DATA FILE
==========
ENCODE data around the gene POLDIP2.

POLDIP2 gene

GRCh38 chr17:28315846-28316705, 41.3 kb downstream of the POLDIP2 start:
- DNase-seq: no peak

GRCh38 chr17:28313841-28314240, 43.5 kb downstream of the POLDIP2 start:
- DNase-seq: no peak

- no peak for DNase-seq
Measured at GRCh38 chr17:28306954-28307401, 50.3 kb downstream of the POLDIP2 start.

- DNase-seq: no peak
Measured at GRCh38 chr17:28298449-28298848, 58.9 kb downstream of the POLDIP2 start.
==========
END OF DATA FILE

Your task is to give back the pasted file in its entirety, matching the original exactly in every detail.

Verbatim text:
ENCODE data around the gene POLDIP2.

POLDIP2 gene

GRCh38 chr17:28315846-28316705, 41.3 kb downstream of the POLDIP2 start:
- DNase-seq: no peak

GRCh38 chr17:28313841-28314240, 43.5 kb downstream of the POLDIP2 start:
- DNase-seq: no peak

- no peak for DNase-seq
Measured at GRCh38 chr17:28306954-28307401, 50.3 kb downstream of the POLDIP2 start.

- DNase-seq: no peak
Measured at GRCh38 chr17:28298449-28298848, 58.9 kb downstream of the POLDIP2 start.